The Customs Directorate (DGOC) is part of the Ministry of Finance and is charged with enforcing Taiwan’s custom policies and regulations. DGOC collects custom duties, taxes, and fees, prevents smuggling, and enforces government controls.
Taiwan has modern medical facilities, with state-of-the-art equipment available at many hospitals and clinics. Physicians are well trained, and many have studied in the U.S. and speak English. Hospital nursing services provide medication and wound care but generally do not provide the daily patient care functions found in U.S. hospitals.
Contact Information for Available Medical Services
National Taiwan University Hospital: (02) 2312-3456
Taiwan Adventist Hospital: (02) 2771-8151
Veterans General Hospital: (02) 2871-2121
Chang Gung Memorial Hospital: (07) 731-7123
For more medical and dental providers, see the AIT website’s Medical Information page.
Available Air Ambulance Services
Air ambulance services can be arranged through International SOS at (02) 2523-2220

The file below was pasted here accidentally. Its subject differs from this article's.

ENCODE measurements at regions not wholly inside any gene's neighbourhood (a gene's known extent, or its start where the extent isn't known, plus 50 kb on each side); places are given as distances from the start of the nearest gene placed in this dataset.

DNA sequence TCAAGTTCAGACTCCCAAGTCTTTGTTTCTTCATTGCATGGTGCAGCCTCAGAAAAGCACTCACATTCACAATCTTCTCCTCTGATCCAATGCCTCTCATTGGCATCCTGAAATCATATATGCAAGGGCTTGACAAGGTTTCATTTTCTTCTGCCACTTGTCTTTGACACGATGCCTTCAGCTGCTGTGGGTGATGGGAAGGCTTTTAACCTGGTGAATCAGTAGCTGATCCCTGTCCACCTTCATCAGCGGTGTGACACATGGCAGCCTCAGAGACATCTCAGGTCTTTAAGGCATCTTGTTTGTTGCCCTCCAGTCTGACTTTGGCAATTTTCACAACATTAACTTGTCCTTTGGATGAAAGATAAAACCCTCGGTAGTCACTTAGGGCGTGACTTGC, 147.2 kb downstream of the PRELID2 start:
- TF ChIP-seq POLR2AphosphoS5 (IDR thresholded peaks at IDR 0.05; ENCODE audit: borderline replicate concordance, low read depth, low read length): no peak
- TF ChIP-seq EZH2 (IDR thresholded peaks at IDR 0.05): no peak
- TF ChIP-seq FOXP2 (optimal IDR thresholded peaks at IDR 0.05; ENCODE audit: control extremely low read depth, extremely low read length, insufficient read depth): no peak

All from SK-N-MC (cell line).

Country-specific Vaccination and Health Guidance
The CDC suggests that travelers receive vaccinations for hepatitis A and B and routine childhood immunizations. The Japanese encephalitis vaccine is recommended for travelers to rural farm areas. The CDC offers additional information on vaccines and health guidance for Taiwan.
OSAC Country Council Information
Please contact OSAC’s East Asia and the Pacific team with any questions.
American Institute in Taiwan (AIT) Location and Contact Information
AIT Address and Hours of Operation
Xinyi Road, Section 3, Lane 134, Number 7
Hours: Mon-Fri, 0800-1200 and 1300-1700 (excluding U.S. and Taiwan holidays)
AIT Contact Numbers
Taipei Office: (02) 2162-2000
Regional Security Office (RSO): (02) 2162-2334
American Citizen Services: 2162-0000 and press *
Post One (24 hours): 2162-2319
Kaohsiung Office: (07) 335-6001
Kaohsiung Brach Office: http://www.ait.org.tw/en/ait-kaohsiung.html
Taichung (Virtual) Branch Office: http://taichung.ait.org.tw/
The U.S. maintains unofficial relations with the people of Taiwan through the American Institute in Taiwan (AIT), a private nonprofit corporation, which performs citizen and consular services similar to those at diplomatic posts.
Taiwan Country Information Sheet